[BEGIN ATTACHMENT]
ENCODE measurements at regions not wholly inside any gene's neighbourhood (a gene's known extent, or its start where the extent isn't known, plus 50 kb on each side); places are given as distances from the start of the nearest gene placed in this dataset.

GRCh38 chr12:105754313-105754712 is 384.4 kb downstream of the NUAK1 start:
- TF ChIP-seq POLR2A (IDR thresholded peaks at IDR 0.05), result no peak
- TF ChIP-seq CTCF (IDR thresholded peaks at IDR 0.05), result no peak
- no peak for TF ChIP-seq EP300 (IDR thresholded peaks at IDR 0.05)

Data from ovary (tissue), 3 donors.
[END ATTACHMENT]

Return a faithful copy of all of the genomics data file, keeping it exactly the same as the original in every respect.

ENCODE measurements at regions not wholly inside any gene's neighbourhood (a gene's known extent, or its start where the extent isn't known, plus 50 kb on each side); places are given as distances from the start of the nearest gene placed in this dataset.

GRCh38 chr12:105754313-105754712 is 384.4 kb downstream of the NUAK1 start:
- TF ChIP-seq POLR2A (IDR thresholded peaks at IDR 0.05), result no peak
- TF ChIP-seq CTCF (IDR thresholded peaks at IDR 0.05), result no peak
- no peak for TF ChIP-seq EP300 (IDR thresholded peaks at IDR 0.05)

Data from ovary (tissue), 3 donors.